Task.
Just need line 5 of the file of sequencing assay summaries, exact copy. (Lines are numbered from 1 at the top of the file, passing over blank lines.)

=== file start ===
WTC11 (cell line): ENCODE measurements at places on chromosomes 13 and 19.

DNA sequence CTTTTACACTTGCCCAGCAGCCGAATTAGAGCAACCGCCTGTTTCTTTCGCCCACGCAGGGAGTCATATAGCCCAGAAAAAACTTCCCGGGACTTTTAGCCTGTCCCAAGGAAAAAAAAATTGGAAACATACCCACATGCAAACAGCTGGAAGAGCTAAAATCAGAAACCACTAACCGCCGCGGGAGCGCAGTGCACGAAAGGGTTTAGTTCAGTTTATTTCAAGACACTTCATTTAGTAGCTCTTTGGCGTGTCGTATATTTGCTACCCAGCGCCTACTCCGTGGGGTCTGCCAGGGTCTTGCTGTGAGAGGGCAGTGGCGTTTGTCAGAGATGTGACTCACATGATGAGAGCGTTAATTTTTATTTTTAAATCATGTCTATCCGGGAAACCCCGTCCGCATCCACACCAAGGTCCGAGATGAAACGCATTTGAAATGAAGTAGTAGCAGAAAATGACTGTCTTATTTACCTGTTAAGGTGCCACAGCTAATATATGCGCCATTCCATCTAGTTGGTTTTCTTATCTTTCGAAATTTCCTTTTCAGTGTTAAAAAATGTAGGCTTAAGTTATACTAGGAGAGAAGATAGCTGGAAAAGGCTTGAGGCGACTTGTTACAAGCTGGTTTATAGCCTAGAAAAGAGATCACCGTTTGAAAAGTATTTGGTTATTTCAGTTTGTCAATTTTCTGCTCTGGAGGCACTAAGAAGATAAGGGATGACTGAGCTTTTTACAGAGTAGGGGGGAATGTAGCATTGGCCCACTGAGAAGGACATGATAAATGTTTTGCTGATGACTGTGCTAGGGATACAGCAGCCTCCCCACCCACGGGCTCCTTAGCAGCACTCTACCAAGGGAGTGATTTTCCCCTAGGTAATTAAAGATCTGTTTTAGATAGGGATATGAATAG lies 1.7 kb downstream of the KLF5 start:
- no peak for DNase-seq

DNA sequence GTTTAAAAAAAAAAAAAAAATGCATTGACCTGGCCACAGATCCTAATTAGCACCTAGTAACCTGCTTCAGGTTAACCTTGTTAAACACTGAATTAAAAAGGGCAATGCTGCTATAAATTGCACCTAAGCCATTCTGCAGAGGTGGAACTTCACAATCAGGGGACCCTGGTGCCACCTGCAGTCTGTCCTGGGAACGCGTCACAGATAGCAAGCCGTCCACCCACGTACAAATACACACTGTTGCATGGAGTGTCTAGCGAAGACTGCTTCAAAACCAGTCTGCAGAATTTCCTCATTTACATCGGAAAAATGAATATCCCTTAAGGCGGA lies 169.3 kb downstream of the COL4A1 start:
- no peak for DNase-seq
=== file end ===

- no peak for DNase-seq